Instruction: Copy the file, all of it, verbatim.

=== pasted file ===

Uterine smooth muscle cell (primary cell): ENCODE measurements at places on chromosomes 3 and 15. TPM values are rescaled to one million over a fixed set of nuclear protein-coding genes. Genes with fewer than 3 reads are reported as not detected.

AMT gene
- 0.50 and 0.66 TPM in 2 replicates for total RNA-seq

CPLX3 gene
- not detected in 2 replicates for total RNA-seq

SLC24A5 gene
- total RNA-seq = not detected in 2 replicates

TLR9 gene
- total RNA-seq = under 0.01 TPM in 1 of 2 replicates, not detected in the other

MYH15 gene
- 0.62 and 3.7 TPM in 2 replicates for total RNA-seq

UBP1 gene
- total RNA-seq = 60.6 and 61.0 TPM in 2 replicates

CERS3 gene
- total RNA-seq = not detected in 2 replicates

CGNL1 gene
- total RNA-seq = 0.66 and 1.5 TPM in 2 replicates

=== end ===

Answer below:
Uterine smooth muscle cell (primary cell): ENCODE measurements at places on chromosomes 3 and 15. TPM values are rescaled to one million over a fixed set of nuclear protein-coding genes. Genes with fewer than 3 reads are reported as not detected.

AMT gene
- 0.50 and 0.66 TPM in 2 replicates for total RNA-seq

CPLX3 gene
- not detected in 2 replicates for total RNA-seq

SLC24A5 gene
- total RNA-seq = not detected in 2 replicates

TLR9 gene
- total RNA-seq = under 0.01 TPM in 1 of 2 replicates, not detected in the other

MYH15 gene
- 0.62 and 3.7 TPM in 2 replicates for total RNA-seq

UBP1 gene
- total RNA-seq = 60.6 and 61.0 TPM in 2 replicates

CERS3 gene
- total RNA-seq = not detected in 2 replicates

CGNL1 gene
- total RNA-seq = 0.66 and 1.5 TPM in 2 replicates